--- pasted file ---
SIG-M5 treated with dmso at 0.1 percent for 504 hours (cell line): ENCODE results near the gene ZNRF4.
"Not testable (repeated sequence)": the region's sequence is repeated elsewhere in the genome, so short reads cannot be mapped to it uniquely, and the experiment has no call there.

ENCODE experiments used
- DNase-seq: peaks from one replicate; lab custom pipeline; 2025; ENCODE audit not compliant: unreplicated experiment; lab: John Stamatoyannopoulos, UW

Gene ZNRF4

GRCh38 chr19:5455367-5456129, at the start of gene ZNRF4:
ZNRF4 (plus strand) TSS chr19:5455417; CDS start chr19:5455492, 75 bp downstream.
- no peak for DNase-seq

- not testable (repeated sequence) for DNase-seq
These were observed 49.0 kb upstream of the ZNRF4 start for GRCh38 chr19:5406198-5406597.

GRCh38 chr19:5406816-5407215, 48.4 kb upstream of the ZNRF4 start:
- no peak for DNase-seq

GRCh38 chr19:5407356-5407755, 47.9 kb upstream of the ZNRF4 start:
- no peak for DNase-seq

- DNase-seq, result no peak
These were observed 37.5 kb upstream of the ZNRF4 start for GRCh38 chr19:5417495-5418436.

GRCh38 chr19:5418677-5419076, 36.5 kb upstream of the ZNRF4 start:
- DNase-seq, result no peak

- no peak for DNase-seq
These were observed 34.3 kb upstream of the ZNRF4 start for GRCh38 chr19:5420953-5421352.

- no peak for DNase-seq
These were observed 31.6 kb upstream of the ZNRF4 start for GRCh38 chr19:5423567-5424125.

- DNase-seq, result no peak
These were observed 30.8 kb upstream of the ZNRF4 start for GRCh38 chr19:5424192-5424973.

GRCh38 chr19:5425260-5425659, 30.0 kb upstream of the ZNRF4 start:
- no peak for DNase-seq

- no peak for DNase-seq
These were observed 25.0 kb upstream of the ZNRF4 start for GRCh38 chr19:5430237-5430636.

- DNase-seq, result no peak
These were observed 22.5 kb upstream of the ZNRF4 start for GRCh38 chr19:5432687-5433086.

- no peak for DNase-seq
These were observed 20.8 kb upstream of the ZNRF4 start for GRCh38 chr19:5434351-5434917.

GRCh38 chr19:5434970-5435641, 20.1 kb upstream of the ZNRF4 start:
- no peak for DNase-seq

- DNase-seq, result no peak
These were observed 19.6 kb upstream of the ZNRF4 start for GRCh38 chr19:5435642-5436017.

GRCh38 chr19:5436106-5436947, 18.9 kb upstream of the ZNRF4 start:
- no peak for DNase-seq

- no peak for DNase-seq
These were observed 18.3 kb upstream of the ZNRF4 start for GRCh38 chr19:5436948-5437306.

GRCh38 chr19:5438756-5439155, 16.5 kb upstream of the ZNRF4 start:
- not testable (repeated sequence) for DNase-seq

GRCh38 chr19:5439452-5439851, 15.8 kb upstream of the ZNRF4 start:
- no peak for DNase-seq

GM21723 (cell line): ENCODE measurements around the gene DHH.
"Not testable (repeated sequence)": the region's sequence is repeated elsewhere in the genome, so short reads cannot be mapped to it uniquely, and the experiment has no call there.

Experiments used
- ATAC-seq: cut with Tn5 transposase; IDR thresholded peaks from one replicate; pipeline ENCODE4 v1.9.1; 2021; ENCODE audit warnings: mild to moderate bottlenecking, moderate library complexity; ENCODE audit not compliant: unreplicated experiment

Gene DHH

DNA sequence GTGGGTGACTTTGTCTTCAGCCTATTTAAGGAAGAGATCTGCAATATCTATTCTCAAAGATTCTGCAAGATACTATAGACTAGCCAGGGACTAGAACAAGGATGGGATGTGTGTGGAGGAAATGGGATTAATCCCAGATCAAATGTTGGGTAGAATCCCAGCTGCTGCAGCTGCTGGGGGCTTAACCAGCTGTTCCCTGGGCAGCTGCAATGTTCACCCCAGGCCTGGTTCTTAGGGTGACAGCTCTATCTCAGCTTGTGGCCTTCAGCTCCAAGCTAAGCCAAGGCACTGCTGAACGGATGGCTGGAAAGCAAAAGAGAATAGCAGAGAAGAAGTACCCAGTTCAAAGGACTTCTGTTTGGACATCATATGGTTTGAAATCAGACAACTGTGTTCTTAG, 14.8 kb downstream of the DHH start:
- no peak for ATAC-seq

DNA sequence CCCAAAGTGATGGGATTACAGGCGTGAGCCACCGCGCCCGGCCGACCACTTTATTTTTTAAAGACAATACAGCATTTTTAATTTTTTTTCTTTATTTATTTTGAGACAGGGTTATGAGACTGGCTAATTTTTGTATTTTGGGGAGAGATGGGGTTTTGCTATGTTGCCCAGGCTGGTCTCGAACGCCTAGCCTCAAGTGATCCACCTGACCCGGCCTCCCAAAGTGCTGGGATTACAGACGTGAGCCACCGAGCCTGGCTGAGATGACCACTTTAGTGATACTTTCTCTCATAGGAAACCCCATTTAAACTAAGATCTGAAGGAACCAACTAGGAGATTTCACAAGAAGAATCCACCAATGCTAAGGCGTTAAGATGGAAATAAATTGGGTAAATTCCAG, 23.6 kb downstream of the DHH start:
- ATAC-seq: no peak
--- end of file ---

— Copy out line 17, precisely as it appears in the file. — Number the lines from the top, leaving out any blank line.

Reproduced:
GRCh38 chr19:5418677-5419076, 36.5 kb upstream of the ZNRF4 start: